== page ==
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# lecture9 - Real The poles of 2 2 1 2 = s s s G are j s ±-=...

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1 AE 383 System Dynamics Lecture Notes 9 (July 22 nd 2006) Poles and the Stability of Linear Systems Remember that the natural response of a dynamic system is given by the complementary solution (the homogeneous solution) of the differential equation. ) ( t f cx x b x a = + + & & & the homogeneous equation is 0 = + + cx x b x a & & & To find the complementary solution we find the routs of the “characteristic equation”. roots the are , 0 2 1 2 s s c bs as = + + then t s t s c e c e c x 2 1 2 1 - - + = Note that the characteristic equation is also given as the denominator of the transfer function. c bs as s f s x s G function Transfer + + = = = 2 1 ) ( ) ( ) ( The roots of denominator polynomial are called the ‘poles’ of the transfer function. The s-plane (complex plane) plot of the poles of a transfer function is very useful for visualizing the character of the natural response of the system. For example the pole of 5 1 ) ( + = s s G is at 5 - = s Imaginary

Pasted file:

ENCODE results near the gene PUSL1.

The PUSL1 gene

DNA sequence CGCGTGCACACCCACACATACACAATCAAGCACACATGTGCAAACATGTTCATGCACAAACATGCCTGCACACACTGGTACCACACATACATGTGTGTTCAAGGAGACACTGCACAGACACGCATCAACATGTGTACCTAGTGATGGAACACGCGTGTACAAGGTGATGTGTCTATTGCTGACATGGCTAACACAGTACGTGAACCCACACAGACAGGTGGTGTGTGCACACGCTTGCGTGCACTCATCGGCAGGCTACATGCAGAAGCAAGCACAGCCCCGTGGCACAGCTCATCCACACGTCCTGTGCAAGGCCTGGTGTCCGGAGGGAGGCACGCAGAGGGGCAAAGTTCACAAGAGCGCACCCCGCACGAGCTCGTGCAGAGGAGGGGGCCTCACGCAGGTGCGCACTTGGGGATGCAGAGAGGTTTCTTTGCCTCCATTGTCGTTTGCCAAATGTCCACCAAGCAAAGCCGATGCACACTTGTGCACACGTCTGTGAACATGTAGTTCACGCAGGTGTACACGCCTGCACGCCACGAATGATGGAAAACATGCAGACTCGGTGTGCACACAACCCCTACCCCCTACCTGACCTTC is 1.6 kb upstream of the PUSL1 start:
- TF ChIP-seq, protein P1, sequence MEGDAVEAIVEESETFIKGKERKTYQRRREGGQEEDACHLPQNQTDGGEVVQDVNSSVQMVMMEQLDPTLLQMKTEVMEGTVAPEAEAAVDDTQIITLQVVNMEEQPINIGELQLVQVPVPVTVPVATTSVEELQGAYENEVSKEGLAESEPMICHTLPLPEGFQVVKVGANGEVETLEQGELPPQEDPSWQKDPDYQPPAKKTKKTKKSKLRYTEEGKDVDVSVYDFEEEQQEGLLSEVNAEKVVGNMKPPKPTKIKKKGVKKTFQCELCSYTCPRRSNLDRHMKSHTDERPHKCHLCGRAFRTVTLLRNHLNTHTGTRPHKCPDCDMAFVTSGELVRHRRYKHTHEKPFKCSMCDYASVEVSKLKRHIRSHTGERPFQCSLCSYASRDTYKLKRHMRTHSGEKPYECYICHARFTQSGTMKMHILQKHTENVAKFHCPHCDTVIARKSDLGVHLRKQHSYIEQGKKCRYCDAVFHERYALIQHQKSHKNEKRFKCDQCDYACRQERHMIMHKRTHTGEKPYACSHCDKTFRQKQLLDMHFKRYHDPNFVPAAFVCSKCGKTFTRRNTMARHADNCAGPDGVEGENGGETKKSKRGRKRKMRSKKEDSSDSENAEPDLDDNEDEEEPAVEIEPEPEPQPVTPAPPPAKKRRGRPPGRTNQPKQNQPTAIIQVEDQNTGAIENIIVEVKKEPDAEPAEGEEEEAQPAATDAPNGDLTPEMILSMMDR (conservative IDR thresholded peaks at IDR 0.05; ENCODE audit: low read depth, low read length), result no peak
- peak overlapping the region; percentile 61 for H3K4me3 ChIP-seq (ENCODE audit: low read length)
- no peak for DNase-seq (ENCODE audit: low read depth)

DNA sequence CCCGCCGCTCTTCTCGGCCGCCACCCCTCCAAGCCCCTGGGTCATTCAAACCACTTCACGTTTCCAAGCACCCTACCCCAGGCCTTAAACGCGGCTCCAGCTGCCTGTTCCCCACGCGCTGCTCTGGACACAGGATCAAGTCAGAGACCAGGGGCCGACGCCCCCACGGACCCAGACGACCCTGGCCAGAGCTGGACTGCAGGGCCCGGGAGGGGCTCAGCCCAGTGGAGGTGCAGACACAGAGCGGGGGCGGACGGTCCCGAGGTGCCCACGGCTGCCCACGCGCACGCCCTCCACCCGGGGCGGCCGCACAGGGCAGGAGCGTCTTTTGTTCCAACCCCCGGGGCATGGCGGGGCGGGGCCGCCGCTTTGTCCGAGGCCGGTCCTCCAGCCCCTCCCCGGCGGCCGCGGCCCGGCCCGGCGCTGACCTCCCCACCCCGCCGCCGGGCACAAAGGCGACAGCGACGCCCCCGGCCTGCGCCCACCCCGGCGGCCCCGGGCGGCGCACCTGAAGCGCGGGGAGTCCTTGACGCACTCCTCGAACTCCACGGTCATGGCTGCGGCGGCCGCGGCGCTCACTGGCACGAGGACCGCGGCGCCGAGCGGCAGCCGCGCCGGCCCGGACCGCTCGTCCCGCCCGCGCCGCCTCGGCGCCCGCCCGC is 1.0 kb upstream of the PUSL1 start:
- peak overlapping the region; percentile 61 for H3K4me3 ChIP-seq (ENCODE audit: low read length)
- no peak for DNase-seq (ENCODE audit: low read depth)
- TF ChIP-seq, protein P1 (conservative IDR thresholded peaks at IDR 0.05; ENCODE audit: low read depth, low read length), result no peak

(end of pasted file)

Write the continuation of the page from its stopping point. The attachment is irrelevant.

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Unformatted text preview: Real The poles of 2 2 1 ) ( 2 + + = s s s G are j s ±-= 1 2 , 1 x x 2 Note that each point on the s-plane represents an exponential function e st If any pole of the transfer function lies to the right of the imaginary axis, i.e. in the right half of the s-plane, the real part of that pole will be positive. This means that one exponential factor in the natural response will tend toward infinity with increasing time. In this case the system is said to be dynamically unstable. On the other hand, if all the poles are in the left half-plane , all the exponentials will die out with increasing time. As a conclusion, a necessary and sufficient condition for a linear dynamic system to be dynamically stable is that all its poles lie in the left half of the s-plane....
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